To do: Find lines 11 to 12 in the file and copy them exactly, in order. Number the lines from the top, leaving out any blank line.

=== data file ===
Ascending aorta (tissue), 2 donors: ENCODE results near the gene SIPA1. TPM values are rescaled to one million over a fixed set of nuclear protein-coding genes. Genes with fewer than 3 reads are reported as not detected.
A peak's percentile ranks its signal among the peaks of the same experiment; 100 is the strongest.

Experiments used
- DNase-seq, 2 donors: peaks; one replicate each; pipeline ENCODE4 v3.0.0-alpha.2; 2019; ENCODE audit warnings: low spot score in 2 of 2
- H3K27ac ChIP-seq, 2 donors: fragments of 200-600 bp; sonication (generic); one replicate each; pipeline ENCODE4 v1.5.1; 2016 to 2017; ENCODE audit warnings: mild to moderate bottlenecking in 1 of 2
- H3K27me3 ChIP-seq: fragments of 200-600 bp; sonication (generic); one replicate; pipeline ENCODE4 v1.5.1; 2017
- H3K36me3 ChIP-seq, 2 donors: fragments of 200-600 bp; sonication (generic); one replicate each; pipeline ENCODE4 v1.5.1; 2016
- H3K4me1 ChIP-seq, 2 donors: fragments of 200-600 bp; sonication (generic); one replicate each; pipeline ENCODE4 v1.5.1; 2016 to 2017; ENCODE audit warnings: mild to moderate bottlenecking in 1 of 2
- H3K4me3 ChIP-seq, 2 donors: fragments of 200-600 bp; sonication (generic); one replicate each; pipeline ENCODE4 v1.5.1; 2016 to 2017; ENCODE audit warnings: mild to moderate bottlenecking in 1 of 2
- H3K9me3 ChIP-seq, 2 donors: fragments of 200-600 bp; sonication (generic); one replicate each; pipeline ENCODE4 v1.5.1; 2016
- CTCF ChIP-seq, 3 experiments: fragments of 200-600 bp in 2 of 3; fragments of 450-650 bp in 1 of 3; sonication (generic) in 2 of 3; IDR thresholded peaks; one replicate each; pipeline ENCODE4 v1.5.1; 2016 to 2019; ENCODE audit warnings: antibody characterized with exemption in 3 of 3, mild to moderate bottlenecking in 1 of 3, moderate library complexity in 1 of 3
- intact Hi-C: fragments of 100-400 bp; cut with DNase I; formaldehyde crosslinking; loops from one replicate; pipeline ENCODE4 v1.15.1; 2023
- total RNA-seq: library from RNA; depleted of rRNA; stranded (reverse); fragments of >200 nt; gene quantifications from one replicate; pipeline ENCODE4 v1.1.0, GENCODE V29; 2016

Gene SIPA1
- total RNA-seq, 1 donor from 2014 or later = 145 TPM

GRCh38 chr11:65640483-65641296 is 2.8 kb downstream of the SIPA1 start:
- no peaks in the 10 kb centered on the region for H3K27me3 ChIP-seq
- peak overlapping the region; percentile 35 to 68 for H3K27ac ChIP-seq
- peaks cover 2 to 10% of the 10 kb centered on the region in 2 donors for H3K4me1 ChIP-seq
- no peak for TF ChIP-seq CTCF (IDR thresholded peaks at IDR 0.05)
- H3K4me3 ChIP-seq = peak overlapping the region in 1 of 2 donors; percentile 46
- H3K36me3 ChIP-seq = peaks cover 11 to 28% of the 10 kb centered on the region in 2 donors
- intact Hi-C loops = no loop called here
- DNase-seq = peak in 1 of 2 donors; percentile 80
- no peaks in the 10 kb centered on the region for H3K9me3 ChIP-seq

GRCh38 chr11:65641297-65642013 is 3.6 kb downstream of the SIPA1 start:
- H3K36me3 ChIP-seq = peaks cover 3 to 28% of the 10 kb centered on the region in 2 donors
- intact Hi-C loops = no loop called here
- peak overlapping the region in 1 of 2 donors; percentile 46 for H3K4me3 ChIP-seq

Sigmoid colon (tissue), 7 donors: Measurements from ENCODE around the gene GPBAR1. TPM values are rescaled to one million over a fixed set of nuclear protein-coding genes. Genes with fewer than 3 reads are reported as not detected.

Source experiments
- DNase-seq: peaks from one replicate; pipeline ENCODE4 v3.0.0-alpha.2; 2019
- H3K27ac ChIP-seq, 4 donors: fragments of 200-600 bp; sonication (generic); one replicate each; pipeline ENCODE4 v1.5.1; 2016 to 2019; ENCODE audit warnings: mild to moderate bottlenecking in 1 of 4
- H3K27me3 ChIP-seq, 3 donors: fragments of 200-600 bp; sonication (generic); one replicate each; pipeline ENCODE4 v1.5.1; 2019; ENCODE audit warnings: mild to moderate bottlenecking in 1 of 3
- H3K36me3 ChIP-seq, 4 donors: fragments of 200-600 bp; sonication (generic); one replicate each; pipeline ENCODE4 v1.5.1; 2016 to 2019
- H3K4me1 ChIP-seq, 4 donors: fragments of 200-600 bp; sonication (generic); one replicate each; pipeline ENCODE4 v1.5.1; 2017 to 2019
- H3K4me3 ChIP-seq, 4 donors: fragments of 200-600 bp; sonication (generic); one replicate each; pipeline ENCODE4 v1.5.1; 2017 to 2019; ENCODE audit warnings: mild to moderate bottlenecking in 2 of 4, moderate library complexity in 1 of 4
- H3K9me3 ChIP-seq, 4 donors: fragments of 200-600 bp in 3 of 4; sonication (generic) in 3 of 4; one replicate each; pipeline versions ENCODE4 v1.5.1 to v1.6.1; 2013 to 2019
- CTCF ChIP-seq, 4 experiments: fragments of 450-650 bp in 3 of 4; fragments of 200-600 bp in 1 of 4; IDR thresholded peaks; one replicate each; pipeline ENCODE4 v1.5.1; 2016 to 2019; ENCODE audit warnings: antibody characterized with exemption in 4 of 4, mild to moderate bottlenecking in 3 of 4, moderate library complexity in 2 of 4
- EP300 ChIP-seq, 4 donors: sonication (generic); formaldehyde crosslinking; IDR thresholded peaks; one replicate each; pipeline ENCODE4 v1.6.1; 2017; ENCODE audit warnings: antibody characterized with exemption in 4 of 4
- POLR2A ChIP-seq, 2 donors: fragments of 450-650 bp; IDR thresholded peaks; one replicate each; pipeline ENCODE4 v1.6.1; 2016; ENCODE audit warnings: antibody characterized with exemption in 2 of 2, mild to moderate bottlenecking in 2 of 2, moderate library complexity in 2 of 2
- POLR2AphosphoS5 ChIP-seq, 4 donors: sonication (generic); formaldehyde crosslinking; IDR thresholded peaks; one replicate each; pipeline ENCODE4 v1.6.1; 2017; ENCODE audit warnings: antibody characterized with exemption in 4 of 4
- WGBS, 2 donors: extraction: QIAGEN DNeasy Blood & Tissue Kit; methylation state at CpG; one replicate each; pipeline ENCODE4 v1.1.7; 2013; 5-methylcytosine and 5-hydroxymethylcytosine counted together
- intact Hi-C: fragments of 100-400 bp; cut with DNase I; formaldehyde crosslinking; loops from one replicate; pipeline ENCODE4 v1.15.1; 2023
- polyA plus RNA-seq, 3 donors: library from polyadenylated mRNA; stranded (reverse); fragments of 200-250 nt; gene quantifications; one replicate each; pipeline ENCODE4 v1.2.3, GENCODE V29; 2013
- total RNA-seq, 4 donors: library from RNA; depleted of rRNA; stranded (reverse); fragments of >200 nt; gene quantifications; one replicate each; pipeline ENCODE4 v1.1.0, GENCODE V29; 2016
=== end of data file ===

- CTCF ChIP-seq, 3 experiments: fragments of 200-600 bp in 2 of 3; fragments of 450-650 bp in 1 of 3; sonication (generic) in 2 of 3; IDR thresholded peaks; one replicate each; pipeline ENCODE4 v1.5.1; 2016 to 2019; ENCODE audit warnings: antibody characterized with exemption in 3 of 3, mild to moderate bottlenecking in 1 of 3, moderate library complexity in 1 of 3
- intact Hi-C: fragments of 100-400 bp; cut with DNase I; formaldehyde crosslinking; loops from one replicate; pipeline ENCODE4 v1.15.1; 2023